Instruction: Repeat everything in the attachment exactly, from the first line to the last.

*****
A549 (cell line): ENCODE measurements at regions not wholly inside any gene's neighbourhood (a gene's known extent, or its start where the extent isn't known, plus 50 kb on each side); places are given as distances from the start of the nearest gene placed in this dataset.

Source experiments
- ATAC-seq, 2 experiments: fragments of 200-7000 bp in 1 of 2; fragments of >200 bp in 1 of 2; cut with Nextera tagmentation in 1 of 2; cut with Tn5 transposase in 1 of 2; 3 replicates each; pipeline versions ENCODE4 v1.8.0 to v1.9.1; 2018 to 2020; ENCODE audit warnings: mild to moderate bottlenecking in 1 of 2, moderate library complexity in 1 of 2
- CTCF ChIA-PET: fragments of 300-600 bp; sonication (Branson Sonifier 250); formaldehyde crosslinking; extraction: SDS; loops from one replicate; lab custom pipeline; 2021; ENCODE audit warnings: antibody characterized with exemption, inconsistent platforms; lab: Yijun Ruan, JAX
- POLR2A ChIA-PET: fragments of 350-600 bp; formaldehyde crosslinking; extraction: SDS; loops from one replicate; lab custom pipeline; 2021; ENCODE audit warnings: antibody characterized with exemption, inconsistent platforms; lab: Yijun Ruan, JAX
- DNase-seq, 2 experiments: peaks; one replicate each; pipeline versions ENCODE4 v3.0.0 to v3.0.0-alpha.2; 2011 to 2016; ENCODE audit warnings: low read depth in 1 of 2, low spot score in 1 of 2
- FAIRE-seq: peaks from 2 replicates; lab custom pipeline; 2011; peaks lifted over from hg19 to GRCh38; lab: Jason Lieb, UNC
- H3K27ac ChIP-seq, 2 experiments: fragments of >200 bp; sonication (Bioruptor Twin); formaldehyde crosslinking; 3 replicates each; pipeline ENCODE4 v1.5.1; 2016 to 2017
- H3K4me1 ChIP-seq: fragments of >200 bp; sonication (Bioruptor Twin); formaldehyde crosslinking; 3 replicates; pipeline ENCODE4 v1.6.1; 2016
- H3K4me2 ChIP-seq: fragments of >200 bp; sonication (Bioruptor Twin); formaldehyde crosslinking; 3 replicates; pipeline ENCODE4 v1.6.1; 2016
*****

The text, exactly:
A549 (cell line): ENCODE measurements at regions not wholly inside any gene's neighbourhood (a gene's known extent, or its start where the extent isn't known, plus 50 kb on each side); places are given as distances from the start of the nearest gene placed in this dataset.

Source experiments
- ATAC-seq, 2 experiments: fragments of 200-7000 bp in 1 of 2; fragments of >200 bp in 1 of 2; cut with Nextera tagmentation in 1 of 2; cut with Tn5 transposase in 1 of 2; 3 replicates each; pipeline versions ENCODE4 v1.8.0 to v1.9.1; 2018 to 2020; ENCODE audit warnings: mild to moderate bottlenecking in 1 of 2, moderate library complexity in 1 of 2
- CTCF ChIA-PET: fragments of 300-600 bp; sonication (Branson Sonifier 250); formaldehyde crosslinking; extraction: SDS; loops from one replicate; lab custom pipeline; 2021; ENCODE audit warnings: antibody characterized with exemption, inconsistent platforms; lab: Yijun Ruan, JAX
- POLR2A ChIA-PET: fragments of 350-600 bp; formaldehyde crosslinking; extraction: SDS; loops from one replicate; lab custom pipeline; 2021; ENCODE audit warnings: antibody characterized with exemption, inconsistent platforms; lab: Yijun Ruan, JAX
- DNase-seq, 2 experiments: peaks; one replicate each; pipeline versions ENCODE4 v3.0.0 to v3.0.0-alpha.2; 2011 to 2016; ENCODE audit warnings: low read depth in 1 of 2, low spot score in 1 of 2
- FAIRE-seq: peaks from 2 replicates; lab custom pipeline; 2011; peaks lifted over from hg19 to GRCh38; lab: Jason Lieb, UNC
- H3K27ac ChIP-seq, 2 experiments: fragments of >200 bp; sonication (Bioruptor Twin); formaldehyde crosslinking; 3 replicates each; pipeline ENCODE4 v1.5.1; 2016 to 2017
- H3K4me1 ChIP-seq: fragments of >200 bp; sonication (Bioruptor Twin); formaldehyde crosslinking; 3 replicates; pipeline ENCODE4 v1.6.1; 2016
- H3K4me2 ChIP-seq: fragments of >200 bp; sonication (Bioruptor Twin); formaldehyde crosslinking; 3 replicates; pipeline ENCODE4 v1.6.1; 2016